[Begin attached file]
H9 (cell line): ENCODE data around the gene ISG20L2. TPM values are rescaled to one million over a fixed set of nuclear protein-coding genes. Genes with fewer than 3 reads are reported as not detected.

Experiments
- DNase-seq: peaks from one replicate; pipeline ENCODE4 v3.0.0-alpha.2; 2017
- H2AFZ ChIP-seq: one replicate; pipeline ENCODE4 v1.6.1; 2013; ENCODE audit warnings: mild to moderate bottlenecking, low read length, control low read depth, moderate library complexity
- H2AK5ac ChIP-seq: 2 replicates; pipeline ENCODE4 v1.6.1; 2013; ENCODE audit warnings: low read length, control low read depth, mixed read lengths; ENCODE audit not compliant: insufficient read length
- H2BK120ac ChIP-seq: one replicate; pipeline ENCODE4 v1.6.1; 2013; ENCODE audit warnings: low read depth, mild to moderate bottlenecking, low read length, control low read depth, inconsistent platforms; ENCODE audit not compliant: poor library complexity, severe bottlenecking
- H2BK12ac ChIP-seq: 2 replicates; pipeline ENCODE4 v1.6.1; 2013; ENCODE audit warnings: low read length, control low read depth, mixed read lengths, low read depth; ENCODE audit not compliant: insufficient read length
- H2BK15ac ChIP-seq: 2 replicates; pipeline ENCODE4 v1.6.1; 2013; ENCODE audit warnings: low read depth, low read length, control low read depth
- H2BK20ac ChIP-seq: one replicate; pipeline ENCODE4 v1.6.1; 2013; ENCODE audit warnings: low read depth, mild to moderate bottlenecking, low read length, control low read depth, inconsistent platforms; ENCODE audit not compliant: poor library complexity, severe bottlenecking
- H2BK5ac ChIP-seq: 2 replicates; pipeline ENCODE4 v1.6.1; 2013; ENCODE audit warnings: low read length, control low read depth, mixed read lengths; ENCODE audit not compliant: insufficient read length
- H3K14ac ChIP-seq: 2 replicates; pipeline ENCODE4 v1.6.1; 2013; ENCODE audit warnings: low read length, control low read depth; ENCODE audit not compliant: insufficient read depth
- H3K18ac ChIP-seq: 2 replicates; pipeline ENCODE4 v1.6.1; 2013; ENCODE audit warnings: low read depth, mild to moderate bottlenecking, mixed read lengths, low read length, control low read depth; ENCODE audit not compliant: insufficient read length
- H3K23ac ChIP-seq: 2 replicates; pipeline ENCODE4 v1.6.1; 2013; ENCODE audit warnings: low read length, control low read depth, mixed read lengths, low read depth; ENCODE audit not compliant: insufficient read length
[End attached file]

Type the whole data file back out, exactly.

H9 (cell line): ENCODE data around the gene ISG20L2. TPM values are rescaled to one million over a fixed set of nuclear protein-coding genes. Genes with fewer than 3 reads are reported as not detected.

Experiments
- DNase-seq: peaks from one replicate; pipeline ENCODE4 v3.0.0-alpha.2; 2017
- H2AFZ ChIP-seq: one replicate; pipeline ENCODE4 v1.6.1; 2013; ENCODE audit warnings: mild to moderate bottlenecking, low read length, control low read depth, moderate library complexity
- H2AK5ac ChIP-seq: 2 replicates; pipeline ENCODE4 v1.6.1; 2013; ENCODE audit warnings: low read length, control low read depth, mixed read lengths; ENCODE audit not compliant: insufficient read length
- H2BK120ac ChIP-seq: one replicate; pipeline ENCODE4 v1.6.1; 2013; ENCODE audit warnings: low read depth, mild to moderate bottlenecking, low read length, control low read depth, inconsistent platforms; ENCODE audit not compliant: poor library complexity, severe bottlenecking
- H2BK12ac ChIP-seq: 2 replicates; pipeline ENCODE4 v1.6.1; 2013; ENCODE audit warnings: low read length, control low read depth, mixed read lengths, low read depth; ENCODE audit not compliant: insufficient read length
- H2BK15ac ChIP-seq: 2 replicates; pipeline ENCODE4 v1.6.1; 2013; ENCODE audit warnings: low read depth, low read length, control low read depth
- H2BK20ac ChIP-seq: one replicate; pipeline ENCODE4 v1.6.1; 2013; ENCODE audit warnings: low read depth, mild to moderate bottlenecking, low read length, control low read depth, inconsistent platforms; ENCODE audit not compliant: poor library complexity, severe bottlenecking
- H2BK5ac ChIP-seq: 2 replicates; pipeline ENCODE4 v1.6.1; 2013; ENCODE audit warnings: low read length, control low read depth, mixed read lengths; ENCODE audit not compliant: insufficient read length
- H3K14ac ChIP-seq: 2 replicates; pipeline ENCODE4 v1.6.1; 2013; ENCODE audit warnings: low read length, control low read depth; ENCODE audit not compliant: insufficient read depth
- H3K18ac ChIP-seq: 2 replicates; pipeline ENCODE4 v1.6.1; 2013; ENCODE audit warnings: low read depth, mild to moderate bottlenecking, mixed read lengths, low read length, control low read depth; ENCODE audit not compliant: insufficient read length
- H3K23ac ChIP-seq: 2 replicates; pipeline ENCODE4 v1.6.1; 2013; ENCODE audit warnings: low read length, control low read depth, mixed read lengths, low read depth; ENCODE audit not compliant: insufficient read length